This story was updated at 10:11 p.m. EST.
Two astronauts ventured outside the International Space Station Saturday on their mission's longest spacewalk to clean a clogged gear needed to restore full power to the orbiting laboratory.
Endeavour shuttle astronauts Heide Stefanyshyn-Piper and Steve Bowen spent nearly seven hours cleaning and greasing up a 10-foot (3-meter) wide gear that rotates the station's starboard solar wings so they always face the sun.
It was the third, and most grueling, spacewalk dedicated to the task and left at least one of the spacewalkers breathing hard by the end.
"I think I'm finally getting the hang of this," Stefanyshyn-Piper said during the spacewalk.
While she and Bowen toiled outside, engineers on Earth wrestled with glitches afflicting the space station's new water recycler, which is designed to convert astronaut sweat and urine back into drinking water.
Delivered by NASA's space shuttle Endeavour, the water recycler is the centerpiece of a $250 million environmental control system that is crucial to the station's ability to double its crew size next year.
A sensor is apparently interfering with a motor that drives the system's urine processor centrifuge, leading to shut downs after about two hours of operations. Astronauts will remove some shock absorbers tomorrow in an attempt to fix it, station flight director Ginger Kerrick said late Saturday.
The water recycler has distilled some water from urine, though not the quantity hoped for by flight controllers. But the amount, about one-third of that sought after, is enough to collect much-needed samples for the return trip to Earth, Kerrick said.
Flight controllers told Endeavour's crew today that, with those samples in hand, they currently don't plan to extend the planned 15-day shuttle flight by a day.
Gear-greasing in space
Saturday's six-hour and 57-minute spacewalk marked the third of four planned for Endeavour's seven-astronaut crew.
The astronauts swapped out five of the six bearings they hoped to replace while cleaning and greasing up the massive rotary joint. The mechanism hasn't worked properly for more than a year, when it was found to be clogged with metal shavings from grinding components.
Stefanyshyn-Piper and Bowen used mitten-like cloths to wipe metal shavings from the gear and grease-spewing guns to lubricate its mottled metal ring.
They had to share grease guns and prepared a makeshift backup cobbled together from one of the caulk guns in Endeavour's heat shield repair kit to make up for equipment lost when a $100,000 tool bag escaped from Stefanyshyn-Piper's grasp in a Tuesday excursion.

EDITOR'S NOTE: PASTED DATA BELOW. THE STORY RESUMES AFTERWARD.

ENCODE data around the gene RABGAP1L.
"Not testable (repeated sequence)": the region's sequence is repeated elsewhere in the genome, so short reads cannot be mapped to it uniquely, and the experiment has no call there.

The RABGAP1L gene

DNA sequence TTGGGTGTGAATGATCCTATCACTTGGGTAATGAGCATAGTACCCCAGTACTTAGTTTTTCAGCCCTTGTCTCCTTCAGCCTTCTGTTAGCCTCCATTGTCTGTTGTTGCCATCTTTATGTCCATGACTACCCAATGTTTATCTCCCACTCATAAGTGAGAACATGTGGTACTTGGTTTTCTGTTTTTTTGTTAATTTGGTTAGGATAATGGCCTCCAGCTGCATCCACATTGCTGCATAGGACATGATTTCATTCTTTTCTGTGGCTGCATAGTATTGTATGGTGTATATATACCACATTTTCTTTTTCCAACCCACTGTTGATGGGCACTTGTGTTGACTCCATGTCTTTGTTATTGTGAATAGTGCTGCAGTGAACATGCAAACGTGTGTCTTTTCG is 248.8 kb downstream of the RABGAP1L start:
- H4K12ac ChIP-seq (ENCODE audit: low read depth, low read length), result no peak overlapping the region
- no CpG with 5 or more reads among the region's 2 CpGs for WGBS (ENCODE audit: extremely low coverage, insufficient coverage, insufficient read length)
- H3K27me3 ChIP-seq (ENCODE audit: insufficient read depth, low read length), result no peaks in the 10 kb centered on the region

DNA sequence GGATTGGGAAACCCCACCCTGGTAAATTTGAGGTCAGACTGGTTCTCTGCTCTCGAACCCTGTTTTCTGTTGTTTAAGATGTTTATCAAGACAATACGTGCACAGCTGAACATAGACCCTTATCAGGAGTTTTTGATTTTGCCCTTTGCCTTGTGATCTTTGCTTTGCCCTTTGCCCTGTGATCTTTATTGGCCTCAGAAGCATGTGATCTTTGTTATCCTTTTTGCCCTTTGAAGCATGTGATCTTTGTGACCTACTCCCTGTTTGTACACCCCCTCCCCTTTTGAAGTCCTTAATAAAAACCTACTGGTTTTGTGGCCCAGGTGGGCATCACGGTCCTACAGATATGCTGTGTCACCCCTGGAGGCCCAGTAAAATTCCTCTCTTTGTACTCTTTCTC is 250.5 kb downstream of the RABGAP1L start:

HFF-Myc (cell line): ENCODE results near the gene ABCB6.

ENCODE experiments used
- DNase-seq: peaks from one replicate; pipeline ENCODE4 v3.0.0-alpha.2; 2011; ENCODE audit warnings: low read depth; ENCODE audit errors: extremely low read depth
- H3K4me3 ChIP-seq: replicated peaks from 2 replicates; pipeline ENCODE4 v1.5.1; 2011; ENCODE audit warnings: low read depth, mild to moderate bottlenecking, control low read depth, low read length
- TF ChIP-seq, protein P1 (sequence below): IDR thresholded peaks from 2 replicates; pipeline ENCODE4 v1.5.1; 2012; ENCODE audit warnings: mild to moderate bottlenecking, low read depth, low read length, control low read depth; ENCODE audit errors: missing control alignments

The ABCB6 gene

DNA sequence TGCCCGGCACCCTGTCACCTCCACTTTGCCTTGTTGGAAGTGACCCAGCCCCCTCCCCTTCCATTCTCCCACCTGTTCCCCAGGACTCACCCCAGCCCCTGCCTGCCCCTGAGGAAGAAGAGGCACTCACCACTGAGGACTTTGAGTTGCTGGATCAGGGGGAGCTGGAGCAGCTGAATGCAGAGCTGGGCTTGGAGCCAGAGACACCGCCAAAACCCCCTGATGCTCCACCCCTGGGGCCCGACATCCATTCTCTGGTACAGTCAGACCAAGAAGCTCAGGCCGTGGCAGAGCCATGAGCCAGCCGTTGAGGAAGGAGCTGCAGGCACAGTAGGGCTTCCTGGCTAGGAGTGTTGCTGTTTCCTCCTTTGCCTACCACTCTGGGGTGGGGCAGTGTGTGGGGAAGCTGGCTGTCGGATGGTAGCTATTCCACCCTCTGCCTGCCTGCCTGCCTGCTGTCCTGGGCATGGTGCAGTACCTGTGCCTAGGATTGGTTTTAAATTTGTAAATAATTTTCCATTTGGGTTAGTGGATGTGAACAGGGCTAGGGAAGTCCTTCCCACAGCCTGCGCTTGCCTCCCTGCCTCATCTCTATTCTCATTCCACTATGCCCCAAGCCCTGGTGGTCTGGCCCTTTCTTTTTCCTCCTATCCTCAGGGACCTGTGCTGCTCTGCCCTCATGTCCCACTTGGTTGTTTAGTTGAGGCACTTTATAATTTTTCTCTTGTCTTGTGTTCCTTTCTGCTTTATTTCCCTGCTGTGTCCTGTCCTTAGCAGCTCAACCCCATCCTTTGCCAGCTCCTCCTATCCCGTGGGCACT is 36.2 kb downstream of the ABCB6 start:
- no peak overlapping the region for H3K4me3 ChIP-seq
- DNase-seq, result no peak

The last bearing, one of 12 total spaced around the paddlewheel-like gear, will be replaced during their mission's fourth spacewalk on Monday. The other six were replaced during earlier excursions.
"We really appreciate how hard you guys are all working," Mission Control called up to the spacewalkers. "I know it's painful to call it quits like that, but we think it's the right thing to do."
Final spacewalk ahead
Monday's spacewalk will send astronauts out to a similar rotary joint on the space station's port side. That joint is working fine, but NASA wants it greased up for good measure. A series of maintenance chores on the station's Japanese Kibo laboratory are also on tap.
Saturday's orbital work marked the 117th spacewalk dedicated to the construction and maintenance of the 10-year-old International Space Station.
"Ah, what a beautiful sunset," Stefanyshyn-Piper said as the spacewalk neared its end.
It was the second career spacewalk for Bowen, who now has 13 hours and 49 minutes of orbital work and will venture outside the station once more on Monday with crewmate Shane Kimbrough, who choreographed today's work from inside Endeavour. Bowen and Kimbrough are making their first spaceflight and spacewalks on the mission.
Space station commander Michael Fincke commended the spacewalkers and Stefanyshyn-Piper in particular as she completed her third and last spacewalk for Endeavour's mission.
"You helped build us. You helped fix us. You've always been here for us," Fincke told her. "Thank you very much."
The spacewalk was the fifth for Stefanyshyn-Piper, who ended with 33 hours and 42 minutes and is leading Endeavour's spacewalking team. She is second most experienced female spacewalker, behind fellow NASA astronaut Peggy Whitson, and ranks 25th on the list of the most experienced spacewalkers in the world.
"This was my last one, so I'm now turning it over to you and Shane," Stefanshyn-Piper said to her crewmates. "It's time for the new guys."